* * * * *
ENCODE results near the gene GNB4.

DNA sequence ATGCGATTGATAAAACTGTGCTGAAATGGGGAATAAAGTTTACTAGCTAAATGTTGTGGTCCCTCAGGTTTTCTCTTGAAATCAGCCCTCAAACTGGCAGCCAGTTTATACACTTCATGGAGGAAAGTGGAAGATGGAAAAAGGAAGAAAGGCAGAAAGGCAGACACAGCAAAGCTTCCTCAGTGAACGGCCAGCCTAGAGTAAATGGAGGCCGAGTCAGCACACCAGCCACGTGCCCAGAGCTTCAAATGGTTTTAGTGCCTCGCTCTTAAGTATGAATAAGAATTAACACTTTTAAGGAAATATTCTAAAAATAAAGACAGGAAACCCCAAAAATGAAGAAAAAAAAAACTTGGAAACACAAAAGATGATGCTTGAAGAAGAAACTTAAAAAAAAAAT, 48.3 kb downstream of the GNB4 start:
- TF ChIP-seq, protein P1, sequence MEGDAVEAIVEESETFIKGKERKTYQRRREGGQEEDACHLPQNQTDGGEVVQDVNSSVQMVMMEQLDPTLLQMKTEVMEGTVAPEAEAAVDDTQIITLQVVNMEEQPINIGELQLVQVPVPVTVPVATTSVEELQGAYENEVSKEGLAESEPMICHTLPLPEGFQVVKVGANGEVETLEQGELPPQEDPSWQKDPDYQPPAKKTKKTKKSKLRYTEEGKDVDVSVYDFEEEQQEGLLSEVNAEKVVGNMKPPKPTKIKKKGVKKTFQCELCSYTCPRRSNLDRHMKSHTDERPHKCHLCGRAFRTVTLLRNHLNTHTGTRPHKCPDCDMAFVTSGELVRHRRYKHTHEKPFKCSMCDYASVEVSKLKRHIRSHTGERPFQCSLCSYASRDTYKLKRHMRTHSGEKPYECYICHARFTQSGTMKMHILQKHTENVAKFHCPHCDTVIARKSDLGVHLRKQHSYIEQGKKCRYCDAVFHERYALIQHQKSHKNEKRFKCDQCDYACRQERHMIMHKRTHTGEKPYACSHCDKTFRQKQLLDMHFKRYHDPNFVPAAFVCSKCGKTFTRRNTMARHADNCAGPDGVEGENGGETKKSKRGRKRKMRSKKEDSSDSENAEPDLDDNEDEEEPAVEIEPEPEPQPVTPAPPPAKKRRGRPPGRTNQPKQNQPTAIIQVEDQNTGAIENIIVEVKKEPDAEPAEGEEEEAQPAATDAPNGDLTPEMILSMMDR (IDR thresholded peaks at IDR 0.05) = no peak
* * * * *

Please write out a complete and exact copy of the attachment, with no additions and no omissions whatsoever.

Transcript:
ENCODE results near the gene GNB4.

DNA sequence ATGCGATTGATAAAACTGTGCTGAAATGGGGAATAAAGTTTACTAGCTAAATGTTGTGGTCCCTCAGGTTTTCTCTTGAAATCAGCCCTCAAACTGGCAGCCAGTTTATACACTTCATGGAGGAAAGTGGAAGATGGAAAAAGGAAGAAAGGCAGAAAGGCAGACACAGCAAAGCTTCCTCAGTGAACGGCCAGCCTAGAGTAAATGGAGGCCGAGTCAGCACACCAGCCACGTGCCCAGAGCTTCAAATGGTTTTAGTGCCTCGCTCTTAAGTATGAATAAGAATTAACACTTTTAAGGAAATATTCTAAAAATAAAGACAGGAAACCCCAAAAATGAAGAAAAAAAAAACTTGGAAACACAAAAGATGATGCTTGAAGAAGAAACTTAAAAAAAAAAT, 48.3 kb downstream of the GNB4 start:
- TF ChIP-seq, protein P1, sequence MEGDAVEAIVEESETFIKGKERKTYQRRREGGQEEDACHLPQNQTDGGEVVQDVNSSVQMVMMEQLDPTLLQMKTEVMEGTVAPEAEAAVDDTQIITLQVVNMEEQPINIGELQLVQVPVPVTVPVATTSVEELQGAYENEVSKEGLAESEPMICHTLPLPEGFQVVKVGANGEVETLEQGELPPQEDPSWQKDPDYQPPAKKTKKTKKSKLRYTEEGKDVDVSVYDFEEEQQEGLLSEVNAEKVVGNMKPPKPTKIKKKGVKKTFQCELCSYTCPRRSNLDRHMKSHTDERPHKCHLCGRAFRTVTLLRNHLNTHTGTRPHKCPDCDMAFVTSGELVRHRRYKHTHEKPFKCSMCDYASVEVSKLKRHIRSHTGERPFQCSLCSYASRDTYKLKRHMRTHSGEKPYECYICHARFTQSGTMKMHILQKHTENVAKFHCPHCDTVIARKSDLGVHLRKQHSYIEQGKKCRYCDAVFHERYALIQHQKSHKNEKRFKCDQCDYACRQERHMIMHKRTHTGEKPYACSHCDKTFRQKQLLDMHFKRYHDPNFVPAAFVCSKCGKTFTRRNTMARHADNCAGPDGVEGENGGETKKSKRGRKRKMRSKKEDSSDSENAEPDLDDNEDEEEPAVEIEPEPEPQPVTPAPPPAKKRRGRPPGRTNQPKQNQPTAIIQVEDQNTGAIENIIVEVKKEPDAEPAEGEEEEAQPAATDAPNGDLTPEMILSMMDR (IDR thresholded peaks at IDR 0.05) = no peak